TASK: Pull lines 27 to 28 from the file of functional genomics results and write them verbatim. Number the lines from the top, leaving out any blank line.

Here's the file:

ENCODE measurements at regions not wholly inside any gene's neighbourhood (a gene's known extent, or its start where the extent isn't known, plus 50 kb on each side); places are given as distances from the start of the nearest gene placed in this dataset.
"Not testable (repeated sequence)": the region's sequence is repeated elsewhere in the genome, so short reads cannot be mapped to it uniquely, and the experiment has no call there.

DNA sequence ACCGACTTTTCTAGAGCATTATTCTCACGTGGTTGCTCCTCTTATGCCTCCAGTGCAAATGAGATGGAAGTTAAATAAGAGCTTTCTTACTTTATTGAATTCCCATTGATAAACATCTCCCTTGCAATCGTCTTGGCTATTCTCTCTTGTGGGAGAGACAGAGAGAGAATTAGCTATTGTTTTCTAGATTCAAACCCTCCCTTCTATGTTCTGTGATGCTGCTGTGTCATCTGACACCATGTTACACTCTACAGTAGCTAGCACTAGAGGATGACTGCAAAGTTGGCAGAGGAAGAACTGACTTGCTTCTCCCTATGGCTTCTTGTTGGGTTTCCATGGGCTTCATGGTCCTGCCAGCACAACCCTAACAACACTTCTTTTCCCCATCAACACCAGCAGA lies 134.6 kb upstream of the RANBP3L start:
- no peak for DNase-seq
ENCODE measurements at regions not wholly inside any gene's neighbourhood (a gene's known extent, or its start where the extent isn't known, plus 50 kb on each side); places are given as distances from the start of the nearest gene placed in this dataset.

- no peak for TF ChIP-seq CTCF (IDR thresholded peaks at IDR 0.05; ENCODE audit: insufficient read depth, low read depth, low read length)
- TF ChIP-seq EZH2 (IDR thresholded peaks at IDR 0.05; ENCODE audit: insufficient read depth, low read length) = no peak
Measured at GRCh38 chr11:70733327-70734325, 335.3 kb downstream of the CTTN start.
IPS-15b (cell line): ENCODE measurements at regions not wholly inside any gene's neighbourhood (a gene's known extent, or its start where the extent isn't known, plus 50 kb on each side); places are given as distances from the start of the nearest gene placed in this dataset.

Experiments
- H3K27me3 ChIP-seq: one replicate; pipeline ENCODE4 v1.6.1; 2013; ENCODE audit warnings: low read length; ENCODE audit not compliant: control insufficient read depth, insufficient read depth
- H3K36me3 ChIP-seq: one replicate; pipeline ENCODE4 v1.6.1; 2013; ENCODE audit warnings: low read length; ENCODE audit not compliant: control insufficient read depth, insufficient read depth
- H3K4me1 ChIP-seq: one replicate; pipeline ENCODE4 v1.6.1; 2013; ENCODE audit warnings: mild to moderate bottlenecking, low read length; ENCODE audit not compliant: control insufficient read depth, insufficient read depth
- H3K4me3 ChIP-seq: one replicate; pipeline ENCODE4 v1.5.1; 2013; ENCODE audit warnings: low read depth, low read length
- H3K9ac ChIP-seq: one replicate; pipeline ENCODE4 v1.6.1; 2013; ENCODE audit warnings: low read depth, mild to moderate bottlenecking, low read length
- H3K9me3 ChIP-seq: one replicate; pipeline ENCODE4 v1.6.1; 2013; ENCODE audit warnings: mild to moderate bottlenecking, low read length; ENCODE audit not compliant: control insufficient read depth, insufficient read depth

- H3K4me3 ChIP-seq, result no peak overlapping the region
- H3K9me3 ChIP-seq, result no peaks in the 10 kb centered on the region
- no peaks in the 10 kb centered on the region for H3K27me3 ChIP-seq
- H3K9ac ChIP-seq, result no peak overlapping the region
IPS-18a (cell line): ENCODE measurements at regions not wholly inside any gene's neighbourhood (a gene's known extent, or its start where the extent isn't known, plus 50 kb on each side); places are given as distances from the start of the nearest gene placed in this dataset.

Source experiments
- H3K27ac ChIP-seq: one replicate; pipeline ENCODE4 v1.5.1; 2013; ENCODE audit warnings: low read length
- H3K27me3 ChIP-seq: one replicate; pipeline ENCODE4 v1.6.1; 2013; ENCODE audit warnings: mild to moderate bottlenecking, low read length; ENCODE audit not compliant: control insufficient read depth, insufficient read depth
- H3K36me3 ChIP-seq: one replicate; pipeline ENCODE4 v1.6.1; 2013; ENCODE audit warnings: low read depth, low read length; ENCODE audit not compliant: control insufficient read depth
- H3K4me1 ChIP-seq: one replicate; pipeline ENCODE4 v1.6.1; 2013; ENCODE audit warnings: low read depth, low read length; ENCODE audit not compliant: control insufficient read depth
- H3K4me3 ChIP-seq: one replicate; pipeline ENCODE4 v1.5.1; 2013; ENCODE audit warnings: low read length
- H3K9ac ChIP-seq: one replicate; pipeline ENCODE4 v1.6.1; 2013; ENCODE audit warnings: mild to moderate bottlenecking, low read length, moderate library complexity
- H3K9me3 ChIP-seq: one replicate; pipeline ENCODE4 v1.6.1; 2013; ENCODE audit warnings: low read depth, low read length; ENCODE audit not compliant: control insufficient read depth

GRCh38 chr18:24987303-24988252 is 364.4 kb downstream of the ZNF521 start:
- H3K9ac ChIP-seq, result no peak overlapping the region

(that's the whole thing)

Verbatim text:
- H3K4me3 ChIP-seq: one replicate; pipeline ENCODE4 v1.5.1; 2013; ENCODE audit warnings: low read length
- H3K9ac ChIP-seq: one replicate; pipeline ENCODE4 v1.6.1; 2013; ENCODE audit warnings: mild to moderate bottlenecking, low read length, moderate library complexity